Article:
November 8, 2023 - The COVID-19 public health emergency (PHE) declared under section 319 of the Public Health Service (PHS) Act expired on May 11, 2023. The COVID-19 enforcement policy guidances within scope of the Transition Plan for Medical Devices That Fall Within Enforcement Policies Issued During the Coronavirus Disease 2019 (COVID-19) Public Health Emergency (see List 1) are no longer in effect.
The end of the COVID-19 PHE and certain COVID-19 enforcement policy guidances no longer being in effect do not impact the FDA's ability to authorize devices, including tests, for emergency use. Existing emergency use authorizations (EUAs) for devices relating to COVID-19 remain in effect under section 564 of the Federal Food, Drug, and Cosmetic Act. The FDA encourages manufacturers of devices issued EUAs related to COVID-19 to review the guidance: Transition Plan for Medical Devices Issued Emergency Use Authorizations (EUAs) Related to Coronavirus Disease 2019 (COVID-19) and Transition Plan for Medical Devices Issued Emergency Use Authorizations (EUAs) Related to Coronavirus Disease 2019 (COVID-19), which outlines the FDA's recommendations and expectations to such manufacturers to transition to normal operations when the declarations that allowed for FDA to issue EUAs under section 564 of the Federal Food, Drug, and Cosmetic Act end. Additional information is provided on the page FAQs: What happens to EUAs when a public health emergency ends?
March 24, 2023 - The FDA has finalized two guidances: Transition Plan for Medical Devices That Fall Within Enforcement Policies Issued During the Coronavirus Disease 2019 (COVID-19) Public Health Emergency and Transition Plan for Medical Devices Issued Emergency Use Authorizations (EUAs) Related to Coronavirus Disease 2019 (COVID-19). The guidances outline the FDA's general recommendations to transition from certain policies adopted and operations implemented during the COVID-19 pandemic to normal operations, including the FDA's recommendations for:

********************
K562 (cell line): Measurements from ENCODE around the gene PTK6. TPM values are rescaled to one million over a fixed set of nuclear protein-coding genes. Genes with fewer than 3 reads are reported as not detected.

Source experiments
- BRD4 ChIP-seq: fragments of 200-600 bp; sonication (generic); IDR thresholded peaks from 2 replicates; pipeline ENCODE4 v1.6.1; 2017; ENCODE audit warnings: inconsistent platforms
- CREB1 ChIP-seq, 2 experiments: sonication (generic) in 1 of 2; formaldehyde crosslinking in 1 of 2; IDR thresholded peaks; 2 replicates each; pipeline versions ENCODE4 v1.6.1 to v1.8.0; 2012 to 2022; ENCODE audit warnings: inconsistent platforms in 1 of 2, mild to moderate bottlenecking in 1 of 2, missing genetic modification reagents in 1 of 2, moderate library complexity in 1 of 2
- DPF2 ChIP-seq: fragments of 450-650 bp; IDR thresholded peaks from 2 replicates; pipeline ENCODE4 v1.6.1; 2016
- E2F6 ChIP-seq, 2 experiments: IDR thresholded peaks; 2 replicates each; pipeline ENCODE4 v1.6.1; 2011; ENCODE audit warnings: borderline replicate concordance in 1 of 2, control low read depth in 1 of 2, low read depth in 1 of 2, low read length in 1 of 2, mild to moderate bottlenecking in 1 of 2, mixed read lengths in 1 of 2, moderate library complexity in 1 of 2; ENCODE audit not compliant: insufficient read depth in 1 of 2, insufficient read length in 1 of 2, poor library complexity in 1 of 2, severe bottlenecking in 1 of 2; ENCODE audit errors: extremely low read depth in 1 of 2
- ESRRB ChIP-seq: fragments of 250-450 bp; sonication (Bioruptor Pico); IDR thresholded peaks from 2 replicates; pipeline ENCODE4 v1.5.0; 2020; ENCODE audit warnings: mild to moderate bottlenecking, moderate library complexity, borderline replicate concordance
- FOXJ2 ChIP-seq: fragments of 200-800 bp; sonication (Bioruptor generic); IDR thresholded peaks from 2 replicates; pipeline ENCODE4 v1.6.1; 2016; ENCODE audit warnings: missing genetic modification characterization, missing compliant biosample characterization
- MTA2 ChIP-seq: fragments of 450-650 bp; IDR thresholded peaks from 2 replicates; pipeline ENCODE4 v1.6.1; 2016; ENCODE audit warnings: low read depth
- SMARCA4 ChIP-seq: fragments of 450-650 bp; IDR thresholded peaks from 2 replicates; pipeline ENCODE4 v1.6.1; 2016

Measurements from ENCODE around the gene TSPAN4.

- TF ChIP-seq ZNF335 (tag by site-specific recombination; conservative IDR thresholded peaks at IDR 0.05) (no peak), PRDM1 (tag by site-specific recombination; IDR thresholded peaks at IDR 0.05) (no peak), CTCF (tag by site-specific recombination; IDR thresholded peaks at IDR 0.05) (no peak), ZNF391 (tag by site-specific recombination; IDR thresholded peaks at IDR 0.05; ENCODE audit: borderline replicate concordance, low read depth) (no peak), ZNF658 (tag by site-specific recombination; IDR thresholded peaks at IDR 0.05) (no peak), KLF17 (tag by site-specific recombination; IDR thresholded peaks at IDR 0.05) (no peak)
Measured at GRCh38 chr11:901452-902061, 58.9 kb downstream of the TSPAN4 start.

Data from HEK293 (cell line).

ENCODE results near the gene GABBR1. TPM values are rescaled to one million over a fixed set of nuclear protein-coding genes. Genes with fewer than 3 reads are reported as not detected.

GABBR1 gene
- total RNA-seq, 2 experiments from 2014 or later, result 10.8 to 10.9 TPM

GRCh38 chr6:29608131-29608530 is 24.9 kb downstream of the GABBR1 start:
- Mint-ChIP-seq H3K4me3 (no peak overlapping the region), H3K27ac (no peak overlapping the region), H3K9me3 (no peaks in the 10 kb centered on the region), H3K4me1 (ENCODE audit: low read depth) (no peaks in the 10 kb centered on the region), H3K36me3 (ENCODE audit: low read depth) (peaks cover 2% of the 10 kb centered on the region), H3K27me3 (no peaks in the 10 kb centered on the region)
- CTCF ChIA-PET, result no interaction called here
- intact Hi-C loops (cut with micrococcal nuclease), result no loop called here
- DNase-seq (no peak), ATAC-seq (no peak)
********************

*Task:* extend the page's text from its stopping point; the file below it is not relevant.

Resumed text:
- Developing a transition implementation plan,
- Submitting a marketing submission, and
- Taking other actions with respect to these devices.
The FDA encourages stakeholders to review the two final guidances, view the webinar, and reach out to the FDA if they have questions or concerns. In particular, for manufacturers planning to seek marketing authorization for their devices, the FDA recommends beginning work on a marketing submission, including a transition implementation plan, as described in the guidances.
- Transition Plan for Medical Devices That Fall Within Enforcement Policies Issued During the Coronavirus Disease 2019 (COVID-19) Public Health Emergency
- Transition Plan for Medical Devices Issued Emergency Use Authorizations (EUAs) Related to Coronavirus Disease 2019 (COVID-19)
- Webinar on Guidances on COVID-19 Transition Plans for Medical Devices - April 18, 2023
In vitro diagnostic (IVD) devices are tests performed on samples taken from the human body, such as swabs of mucus from inside the nose or back of the throat, or blood taken from a vein or fingerstick. IVDs can detect diseases or other conditions and can be used to monitor a person's overall health to help cure, treat, or prevent diseases.
There are several types of SARS-CoV-2 and COVID-19 related IVDs:
- Diagnostic Tests: Tests that can be used to diagnose infection with the SARS-CoV-2 virus. These include molecular tests, such as nucleic acid amplification tests, and antigen tests, as well as diagnostic tests that analyze breath samples.
- Serology/Antibody and Other Adaptive Immune Response Tests: Tests that detect antibodies (for example, IgM, IgG) to the SARS-CoV-2 virus or that measure a different adaptive immune response (such as, T cell immune response) to the SARS-CoV-2 virus. These types of tests cannot be used to diagnose a current infection.
- Tests for Management of COVID-19 Patients: Beyond tests that diagnose or detect SARS-CoV-2 virus or antibodies, there are also tests that are authorized for use in the management of patients with COVID-19, such as to detect biomarkers related to inflammation. Once patients are diagnosed with COVID-19 disease, these additional tests can be used to inform patient management decisions.